Cayetano says rail will worsen city's already bleak finances
Updated On: Aug 23 2013 07:18:37 PM HST
They sparred during the race for Honolulu mayor last year, but both ultimately lost to Kirk Caldwell. But, when it comes to the city's $5.3 billion rail project, Ben Cayetano and Peter Carlisle are polar opposites: Cayetano is fiercely opposed, while Carlisle is a staunch supporter.
So, when it was revealed earlier this week that Honolulu is facing a $26 million shortfall in its operating budget this fiscal year, and as much as $156 million the next, Cayetano made the connection to rail, while Carlisle did not.
Cayetano, a former two-term governor, believes the city of nearly one million residents simply can't afford to operate and maintain the elevated train once it is built.
"So either you raise taxes, you cut services, or you do a combination of both," Cayetano told KITV4. "I think that the mayor and the City Council are going to have to deal with that."
According to the rail project's financial plan, subsidies for The Bus, Handi-Van and rail will reach 17 percent of the city's general fund through fiscal year 2030. If you add Honolulu's current debt service of 19.2 percent, that's more than 36 percent of the city's annual tax and fee collections going toward those two items alone.
However, it's important to note the city must continually grapple with other fixed costs, such wages and health and pension benefits for its workforce of nearly 10,000. In July, an arbitration panel awarded Honolulu police officers a four-year benefits package worth $200 million. Yet to be determined is how much firefighters will receive once their arbitration award is announced in the coming weeks or months.
"I think the chances are it's going to be similar to the police, maybe better, (and) that's going to increase I think the margin of debt and the taxes that have to be raised to deal with that," said Cayetano.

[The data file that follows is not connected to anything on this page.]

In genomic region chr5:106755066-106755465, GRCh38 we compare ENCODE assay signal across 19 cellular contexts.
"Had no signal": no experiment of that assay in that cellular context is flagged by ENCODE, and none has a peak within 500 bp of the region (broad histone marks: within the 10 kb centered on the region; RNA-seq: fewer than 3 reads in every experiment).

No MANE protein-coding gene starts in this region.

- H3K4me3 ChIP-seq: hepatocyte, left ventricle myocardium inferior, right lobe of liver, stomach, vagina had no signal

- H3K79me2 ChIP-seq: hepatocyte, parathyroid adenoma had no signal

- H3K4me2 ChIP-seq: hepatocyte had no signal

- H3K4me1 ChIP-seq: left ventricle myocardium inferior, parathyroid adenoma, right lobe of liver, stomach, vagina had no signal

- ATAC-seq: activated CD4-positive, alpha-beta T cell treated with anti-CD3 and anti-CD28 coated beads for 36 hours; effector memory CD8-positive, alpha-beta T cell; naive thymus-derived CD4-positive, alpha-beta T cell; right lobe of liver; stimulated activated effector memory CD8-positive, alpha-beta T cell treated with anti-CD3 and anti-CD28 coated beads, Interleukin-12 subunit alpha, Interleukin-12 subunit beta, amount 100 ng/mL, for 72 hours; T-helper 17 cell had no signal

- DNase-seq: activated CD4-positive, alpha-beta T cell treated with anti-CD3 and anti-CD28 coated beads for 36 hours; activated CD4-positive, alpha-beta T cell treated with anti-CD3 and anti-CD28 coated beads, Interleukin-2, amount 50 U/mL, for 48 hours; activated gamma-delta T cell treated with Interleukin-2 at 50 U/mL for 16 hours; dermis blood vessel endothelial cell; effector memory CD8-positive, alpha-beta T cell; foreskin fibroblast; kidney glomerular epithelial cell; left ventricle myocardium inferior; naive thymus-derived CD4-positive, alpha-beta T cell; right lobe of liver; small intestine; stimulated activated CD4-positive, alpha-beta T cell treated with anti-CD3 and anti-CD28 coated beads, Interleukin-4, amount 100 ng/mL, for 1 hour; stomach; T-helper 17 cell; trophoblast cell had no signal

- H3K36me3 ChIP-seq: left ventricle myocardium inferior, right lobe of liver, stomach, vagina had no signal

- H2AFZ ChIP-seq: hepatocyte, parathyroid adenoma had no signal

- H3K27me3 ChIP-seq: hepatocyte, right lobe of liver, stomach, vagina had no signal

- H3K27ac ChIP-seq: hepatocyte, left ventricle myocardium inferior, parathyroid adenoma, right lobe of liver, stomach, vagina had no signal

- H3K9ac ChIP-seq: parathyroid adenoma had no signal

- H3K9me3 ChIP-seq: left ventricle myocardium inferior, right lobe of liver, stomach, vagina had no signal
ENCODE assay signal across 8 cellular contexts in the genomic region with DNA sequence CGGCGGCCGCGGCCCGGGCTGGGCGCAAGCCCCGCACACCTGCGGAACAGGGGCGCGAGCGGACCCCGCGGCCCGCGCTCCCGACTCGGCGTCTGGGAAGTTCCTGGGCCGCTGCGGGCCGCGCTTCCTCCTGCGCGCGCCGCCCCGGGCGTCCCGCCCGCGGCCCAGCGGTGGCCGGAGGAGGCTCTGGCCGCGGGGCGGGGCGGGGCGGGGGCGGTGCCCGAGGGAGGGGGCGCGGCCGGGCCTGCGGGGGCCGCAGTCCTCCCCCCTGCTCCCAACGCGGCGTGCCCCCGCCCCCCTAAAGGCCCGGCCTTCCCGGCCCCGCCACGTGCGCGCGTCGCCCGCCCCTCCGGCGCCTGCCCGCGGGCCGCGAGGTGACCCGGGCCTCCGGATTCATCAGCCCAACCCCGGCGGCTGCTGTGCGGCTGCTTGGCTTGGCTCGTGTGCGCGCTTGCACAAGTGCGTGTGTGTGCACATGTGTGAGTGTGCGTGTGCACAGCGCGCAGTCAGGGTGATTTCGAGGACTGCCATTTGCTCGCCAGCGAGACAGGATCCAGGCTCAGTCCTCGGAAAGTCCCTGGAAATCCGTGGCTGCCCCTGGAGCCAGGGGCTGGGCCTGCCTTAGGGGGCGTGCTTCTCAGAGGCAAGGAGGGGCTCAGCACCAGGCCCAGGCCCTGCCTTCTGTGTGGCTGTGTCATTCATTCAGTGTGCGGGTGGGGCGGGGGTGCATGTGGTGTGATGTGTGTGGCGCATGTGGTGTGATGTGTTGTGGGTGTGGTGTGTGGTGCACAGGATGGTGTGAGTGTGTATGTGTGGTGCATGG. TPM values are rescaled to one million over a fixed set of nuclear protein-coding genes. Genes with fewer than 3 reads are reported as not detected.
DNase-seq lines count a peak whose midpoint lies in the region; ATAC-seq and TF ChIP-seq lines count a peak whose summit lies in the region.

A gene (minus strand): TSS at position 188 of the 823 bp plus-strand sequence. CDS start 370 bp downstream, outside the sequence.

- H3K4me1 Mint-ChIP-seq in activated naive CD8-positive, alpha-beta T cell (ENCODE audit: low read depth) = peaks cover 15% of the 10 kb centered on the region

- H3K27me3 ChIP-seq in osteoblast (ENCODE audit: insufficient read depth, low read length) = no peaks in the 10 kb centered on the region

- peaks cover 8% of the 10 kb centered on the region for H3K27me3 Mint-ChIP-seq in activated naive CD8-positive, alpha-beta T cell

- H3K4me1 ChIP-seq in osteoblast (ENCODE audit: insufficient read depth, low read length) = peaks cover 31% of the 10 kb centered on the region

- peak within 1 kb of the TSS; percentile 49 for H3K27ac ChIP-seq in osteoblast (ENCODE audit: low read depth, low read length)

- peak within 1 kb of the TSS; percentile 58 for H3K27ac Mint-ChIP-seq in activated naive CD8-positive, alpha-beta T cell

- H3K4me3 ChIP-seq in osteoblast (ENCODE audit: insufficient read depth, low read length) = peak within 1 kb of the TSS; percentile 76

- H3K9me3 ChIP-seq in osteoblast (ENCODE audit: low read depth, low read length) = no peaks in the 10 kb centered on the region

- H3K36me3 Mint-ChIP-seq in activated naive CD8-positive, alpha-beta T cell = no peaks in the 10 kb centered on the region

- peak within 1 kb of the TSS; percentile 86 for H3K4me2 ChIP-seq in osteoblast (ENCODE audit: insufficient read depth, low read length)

Carlisle on the other hand, a former city prosecutor who served two years as mayor, believes rail and transit-oriented development will provide the fuel to supercharge Honolulu's economy for generations to come.
"That's the future, plain and simple," he said. "If we use transit-oriented development correctly and appropriately, it's going to be exactly like the other great cities in the world."
Like many of his fellow rail supporters, Carlisle says the elevated rail line from East Kapolei to the Ala Moana Shopping Center will help keep urban sprawl at bay, and allow areas like Oahu's North Shore to remain country.
"If you look at the big picture, this is infrastructure that will be great for our kids, our grandchildren and our future and for this island," said Carlisle. "The actual land on this island will be better served with a rail system."
Still, as much as they disagree about rail, Cayetano and Carlisle do agree on the need for civil service reform. Both say city taxes and fees will continue to climb into the future if something isn't done to control the benefits package city workers currently receive.
"The way things are going, Honolulu may face bankruptcy one day," said Cayetano. "If not, taxes are going to be increased and then we're going to have an exodus."
"The cost of living has to do with essentially, the collective bargaining that's been done and the raises that have been given," added Carlisle. "If we don't look at those two monsters and don't do something about it, we're going to have real serious problems."
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